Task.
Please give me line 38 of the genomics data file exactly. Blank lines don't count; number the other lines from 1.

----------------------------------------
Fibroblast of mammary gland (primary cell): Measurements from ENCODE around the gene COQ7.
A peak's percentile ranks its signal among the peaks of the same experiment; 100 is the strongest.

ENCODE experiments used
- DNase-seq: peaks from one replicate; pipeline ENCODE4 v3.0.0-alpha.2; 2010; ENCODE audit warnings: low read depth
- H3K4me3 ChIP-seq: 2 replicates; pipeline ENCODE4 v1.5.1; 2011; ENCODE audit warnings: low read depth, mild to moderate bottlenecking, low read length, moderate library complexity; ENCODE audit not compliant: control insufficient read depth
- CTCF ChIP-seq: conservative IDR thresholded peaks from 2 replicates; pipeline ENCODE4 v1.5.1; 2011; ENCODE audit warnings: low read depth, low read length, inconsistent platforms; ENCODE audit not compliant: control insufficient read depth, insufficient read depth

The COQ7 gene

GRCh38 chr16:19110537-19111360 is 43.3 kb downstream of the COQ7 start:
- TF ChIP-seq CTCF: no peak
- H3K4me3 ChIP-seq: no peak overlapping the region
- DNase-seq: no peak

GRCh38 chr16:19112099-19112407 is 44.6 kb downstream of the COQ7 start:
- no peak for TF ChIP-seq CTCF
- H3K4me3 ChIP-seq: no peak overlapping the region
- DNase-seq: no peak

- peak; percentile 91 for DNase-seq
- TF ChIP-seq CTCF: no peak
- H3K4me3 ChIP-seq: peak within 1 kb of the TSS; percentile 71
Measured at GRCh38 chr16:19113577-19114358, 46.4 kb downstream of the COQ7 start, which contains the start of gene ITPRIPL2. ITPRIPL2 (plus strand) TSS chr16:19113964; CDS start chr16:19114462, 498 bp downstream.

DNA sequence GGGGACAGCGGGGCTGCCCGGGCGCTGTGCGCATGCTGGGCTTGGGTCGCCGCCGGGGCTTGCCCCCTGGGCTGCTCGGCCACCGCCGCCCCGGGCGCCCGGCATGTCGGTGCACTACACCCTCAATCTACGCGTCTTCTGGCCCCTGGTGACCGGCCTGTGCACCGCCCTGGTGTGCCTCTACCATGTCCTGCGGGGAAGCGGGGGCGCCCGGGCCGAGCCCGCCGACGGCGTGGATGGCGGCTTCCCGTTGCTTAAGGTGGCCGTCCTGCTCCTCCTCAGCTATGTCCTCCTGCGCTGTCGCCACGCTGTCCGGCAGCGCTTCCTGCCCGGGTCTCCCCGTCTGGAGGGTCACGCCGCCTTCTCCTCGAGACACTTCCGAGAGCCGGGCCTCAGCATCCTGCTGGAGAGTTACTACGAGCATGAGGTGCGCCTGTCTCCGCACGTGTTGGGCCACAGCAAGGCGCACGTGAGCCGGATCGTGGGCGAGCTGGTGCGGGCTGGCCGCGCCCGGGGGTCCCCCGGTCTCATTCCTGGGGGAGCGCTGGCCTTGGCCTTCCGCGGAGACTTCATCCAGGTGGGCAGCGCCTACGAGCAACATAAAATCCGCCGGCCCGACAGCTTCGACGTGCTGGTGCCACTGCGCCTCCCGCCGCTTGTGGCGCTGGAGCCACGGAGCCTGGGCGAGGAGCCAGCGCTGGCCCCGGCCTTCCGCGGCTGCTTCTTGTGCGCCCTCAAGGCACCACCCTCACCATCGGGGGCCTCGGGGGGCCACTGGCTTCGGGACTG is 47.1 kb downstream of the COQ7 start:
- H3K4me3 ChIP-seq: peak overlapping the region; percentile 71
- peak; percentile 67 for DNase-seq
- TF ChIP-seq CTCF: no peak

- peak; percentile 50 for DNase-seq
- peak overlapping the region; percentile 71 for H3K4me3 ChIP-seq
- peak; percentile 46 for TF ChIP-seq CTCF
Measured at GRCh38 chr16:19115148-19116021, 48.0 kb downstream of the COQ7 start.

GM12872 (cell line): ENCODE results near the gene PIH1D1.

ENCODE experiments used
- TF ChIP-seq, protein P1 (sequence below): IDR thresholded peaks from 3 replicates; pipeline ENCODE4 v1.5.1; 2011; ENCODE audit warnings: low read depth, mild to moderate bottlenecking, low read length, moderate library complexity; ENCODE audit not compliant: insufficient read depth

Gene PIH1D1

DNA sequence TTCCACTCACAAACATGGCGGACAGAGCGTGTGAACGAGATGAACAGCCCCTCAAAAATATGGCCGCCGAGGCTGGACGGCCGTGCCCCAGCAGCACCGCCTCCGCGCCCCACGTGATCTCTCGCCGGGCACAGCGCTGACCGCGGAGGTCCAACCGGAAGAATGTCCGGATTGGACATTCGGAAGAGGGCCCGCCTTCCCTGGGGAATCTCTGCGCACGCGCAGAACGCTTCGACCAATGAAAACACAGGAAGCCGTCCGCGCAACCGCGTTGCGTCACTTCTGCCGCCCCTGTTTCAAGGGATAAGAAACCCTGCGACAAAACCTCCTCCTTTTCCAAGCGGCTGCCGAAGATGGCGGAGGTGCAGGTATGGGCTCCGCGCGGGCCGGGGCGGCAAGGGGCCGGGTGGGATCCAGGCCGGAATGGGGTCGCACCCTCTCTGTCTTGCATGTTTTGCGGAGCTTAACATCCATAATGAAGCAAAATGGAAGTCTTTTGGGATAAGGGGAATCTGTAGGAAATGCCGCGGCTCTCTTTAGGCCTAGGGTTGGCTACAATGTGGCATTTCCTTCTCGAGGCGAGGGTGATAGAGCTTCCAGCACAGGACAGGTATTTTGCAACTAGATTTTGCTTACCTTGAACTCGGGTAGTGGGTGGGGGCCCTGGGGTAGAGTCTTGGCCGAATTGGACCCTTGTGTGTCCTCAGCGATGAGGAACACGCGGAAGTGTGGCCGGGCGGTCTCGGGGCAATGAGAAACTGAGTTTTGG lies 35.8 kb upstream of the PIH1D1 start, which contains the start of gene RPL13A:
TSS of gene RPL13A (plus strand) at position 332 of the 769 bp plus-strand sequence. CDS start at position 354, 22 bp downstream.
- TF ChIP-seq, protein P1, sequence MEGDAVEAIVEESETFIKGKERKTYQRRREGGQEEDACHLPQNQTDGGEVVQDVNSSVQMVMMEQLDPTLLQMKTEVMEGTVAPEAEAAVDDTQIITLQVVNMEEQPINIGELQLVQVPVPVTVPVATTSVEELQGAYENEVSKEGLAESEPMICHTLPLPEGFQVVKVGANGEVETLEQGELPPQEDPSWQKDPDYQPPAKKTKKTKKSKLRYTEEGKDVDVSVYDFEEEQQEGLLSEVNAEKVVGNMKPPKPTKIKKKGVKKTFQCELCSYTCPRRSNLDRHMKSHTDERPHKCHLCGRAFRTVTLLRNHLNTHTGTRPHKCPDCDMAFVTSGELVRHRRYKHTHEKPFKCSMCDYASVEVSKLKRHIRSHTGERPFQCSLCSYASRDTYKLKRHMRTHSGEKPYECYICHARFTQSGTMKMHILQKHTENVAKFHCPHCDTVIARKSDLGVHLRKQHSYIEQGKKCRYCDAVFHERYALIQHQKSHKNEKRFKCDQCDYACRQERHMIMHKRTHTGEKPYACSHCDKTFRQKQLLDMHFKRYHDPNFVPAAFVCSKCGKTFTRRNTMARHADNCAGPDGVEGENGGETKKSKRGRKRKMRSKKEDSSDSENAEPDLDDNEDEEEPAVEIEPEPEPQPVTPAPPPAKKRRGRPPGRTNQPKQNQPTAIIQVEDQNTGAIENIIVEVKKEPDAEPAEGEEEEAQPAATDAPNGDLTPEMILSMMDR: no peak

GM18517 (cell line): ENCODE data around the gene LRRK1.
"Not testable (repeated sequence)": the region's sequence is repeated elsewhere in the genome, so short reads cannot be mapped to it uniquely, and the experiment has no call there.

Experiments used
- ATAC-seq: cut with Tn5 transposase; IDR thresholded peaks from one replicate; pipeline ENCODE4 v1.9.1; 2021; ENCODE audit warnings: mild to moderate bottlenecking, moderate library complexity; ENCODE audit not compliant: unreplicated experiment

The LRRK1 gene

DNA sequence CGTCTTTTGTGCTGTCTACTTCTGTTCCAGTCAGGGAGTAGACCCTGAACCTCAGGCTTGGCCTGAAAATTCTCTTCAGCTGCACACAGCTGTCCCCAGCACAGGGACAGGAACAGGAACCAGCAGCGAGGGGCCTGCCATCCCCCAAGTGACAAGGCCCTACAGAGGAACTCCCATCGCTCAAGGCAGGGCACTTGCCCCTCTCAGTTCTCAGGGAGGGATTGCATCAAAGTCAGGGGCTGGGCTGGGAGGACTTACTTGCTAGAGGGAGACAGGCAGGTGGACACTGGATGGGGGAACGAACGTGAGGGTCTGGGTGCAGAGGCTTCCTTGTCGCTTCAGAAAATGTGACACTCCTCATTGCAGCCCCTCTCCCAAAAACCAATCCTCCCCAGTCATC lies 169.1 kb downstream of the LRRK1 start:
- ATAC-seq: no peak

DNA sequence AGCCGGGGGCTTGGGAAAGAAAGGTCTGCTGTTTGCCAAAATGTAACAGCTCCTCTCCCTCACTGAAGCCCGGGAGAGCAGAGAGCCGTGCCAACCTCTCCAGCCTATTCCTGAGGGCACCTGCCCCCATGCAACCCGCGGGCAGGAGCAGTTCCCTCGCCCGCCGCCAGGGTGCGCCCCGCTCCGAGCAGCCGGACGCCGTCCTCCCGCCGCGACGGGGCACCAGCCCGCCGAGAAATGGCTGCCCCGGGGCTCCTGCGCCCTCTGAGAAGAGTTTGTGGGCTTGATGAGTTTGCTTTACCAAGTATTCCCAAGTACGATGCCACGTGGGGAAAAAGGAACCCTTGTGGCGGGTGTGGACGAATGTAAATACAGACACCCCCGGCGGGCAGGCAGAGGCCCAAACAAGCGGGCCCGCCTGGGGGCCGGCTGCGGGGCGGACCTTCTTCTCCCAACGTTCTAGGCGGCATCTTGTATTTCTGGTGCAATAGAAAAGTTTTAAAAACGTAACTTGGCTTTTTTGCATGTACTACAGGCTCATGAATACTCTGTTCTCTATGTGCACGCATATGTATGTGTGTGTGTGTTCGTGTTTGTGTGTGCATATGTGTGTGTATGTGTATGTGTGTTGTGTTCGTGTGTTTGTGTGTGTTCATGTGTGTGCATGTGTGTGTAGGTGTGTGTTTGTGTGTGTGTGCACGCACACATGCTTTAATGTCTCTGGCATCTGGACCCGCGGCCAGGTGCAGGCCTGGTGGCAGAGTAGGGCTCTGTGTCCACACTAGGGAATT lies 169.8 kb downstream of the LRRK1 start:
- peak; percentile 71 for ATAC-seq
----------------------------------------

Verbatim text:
- ATAC-seq: cut with Tn5 transposase; IDR thresholded peaks from one replicate; pipeline ENCODE4 v1.9.1; 2021; ENCODE audit warnings: mild to moderate bottlenecking, moderate library complexity; ENCODE audit not compliant: unreplicated experiment